As with everything, the increasing presence of the art world online has its advantages and disadvantages. The Internet gives us the possibility of being more informed and seeing more, but this tool also entails the risk of passiveness, making the art consumer a mere receptor of ideas with no critical analysis of his/her own. Seeing a work in flesh and getting to know the practice of the artist through engaging conversation with him or the gallerist is always a unique and fulfilling experience that cannot take place online.

What role do art fairs play for you as a gallerist and what is your experience of the so-called ‘art fair fatigue’ caused by the booming number of fairs constantly popping up across the globe?
At the end of August, the gallery will take part in CODE, Copenhagen for the first time, and we are interested to meet this new audience. We have already been part of more than seven art fairs, the last one being the curated section of ARCO Madrid, invited by curators Ilaria Giani and Stephanie Hessler. Our experience in Madrid was amazing; we presented the work of British artist William Mackrell and sold out with strong media attention. Art fairs still feel like an important place to meet collectors, curators, and critics, even if the market for art fairs is a bit bloated.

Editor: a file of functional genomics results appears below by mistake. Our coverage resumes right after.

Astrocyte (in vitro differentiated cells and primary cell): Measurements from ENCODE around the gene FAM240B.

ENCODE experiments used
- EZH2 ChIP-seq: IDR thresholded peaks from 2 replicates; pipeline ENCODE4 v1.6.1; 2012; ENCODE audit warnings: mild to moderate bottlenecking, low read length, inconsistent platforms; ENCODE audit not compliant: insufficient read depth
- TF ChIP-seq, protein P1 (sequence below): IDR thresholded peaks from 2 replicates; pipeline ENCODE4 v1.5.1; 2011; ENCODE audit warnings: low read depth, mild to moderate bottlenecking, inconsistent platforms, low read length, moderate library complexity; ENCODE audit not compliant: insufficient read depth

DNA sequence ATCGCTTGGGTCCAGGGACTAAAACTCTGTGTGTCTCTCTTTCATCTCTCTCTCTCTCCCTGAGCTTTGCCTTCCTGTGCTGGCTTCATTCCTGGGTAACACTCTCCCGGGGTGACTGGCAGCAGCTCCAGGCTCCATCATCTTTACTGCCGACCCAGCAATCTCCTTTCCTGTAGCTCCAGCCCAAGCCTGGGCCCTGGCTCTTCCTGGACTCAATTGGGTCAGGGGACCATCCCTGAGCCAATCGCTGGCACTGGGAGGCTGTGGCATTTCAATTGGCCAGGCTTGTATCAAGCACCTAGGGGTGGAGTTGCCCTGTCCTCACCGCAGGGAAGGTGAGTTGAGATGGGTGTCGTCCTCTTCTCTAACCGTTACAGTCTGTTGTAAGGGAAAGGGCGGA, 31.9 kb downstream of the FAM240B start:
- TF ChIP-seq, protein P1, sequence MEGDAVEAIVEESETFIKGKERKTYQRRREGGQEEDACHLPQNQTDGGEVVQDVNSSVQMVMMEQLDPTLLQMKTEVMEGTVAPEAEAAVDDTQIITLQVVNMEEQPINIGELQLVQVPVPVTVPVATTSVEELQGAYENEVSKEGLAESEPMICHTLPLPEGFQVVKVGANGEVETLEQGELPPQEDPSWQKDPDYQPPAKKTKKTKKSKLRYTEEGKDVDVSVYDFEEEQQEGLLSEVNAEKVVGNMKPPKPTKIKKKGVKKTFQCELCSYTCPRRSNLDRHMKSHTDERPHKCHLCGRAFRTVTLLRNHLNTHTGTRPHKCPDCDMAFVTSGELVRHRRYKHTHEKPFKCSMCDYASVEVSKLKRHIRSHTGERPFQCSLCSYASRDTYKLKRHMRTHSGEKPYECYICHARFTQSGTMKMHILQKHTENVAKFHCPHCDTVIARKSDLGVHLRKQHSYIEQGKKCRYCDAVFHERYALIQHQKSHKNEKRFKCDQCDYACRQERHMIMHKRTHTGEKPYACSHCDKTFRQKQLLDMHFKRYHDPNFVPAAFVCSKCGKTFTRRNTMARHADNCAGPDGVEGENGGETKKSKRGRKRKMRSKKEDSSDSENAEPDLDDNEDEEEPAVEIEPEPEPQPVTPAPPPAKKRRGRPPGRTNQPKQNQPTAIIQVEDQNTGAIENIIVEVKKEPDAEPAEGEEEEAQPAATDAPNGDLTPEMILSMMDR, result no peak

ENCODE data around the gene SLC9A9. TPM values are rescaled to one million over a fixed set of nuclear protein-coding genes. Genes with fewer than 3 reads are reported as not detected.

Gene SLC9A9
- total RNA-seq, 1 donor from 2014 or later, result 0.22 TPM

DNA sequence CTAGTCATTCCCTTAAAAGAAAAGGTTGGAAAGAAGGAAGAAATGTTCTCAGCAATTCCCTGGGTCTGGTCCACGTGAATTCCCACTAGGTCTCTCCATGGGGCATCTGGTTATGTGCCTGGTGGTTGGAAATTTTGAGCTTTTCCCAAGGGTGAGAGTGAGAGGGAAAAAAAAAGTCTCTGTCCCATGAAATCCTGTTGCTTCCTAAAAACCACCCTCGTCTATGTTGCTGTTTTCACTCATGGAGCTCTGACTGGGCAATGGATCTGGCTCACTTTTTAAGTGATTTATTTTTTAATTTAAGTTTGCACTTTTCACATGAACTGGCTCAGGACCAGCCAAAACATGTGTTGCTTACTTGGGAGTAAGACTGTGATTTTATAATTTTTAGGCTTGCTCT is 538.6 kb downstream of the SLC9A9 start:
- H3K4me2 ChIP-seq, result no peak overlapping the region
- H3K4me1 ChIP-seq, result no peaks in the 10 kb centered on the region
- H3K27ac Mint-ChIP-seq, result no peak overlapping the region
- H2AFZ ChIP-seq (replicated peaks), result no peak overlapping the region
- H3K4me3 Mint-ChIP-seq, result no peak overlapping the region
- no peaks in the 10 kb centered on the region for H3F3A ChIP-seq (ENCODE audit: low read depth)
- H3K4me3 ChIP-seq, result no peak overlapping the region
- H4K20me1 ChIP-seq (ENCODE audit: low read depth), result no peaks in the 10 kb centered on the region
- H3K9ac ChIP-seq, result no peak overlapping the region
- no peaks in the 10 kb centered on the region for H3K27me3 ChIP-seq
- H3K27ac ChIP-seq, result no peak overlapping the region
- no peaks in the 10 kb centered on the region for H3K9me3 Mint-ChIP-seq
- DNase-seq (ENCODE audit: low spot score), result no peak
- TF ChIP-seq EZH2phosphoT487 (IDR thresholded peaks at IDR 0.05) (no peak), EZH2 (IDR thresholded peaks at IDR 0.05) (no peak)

What are the future plans for The RYDER Projects?
We represent the work of four artists and we have passed the three year mark. We plan to maintain a strong focus on our exhibition programme and the slow and conscious selection of artists to represent, but we will gradually increase this number. In terms of art fairs, we will take part in ARCO Madrid again this year and in the video art fair LOOP in Barcelona.

The RYDER Projects

19a Herald Street
London E2 6JT
+44 (0) 7719 110 821

Opening Times
Wednesday to Sunday 12-6pm

Read more here.


About Code Art Fair
The third edition of the ambitious art fair Code will take place August 30 – September 2, 2018, in Copenhagen, Denmark – one of the world’s most vibrant and forward-looking capitals. As the only international art fair in Scandinavia, Code presents leading as well as emerging galleries from all over the world. Get an overview of this year’s participating galleries here.

Bella Center
Center Boulevard 5
2300 København S

Opening Hours
Thursday, August 30 | Public Vernissage 17-20
Friday, August 31 | 11-20
Saturday, September 1 | 11-20
Sunday, September 2 | 11-18

Read more about Code here.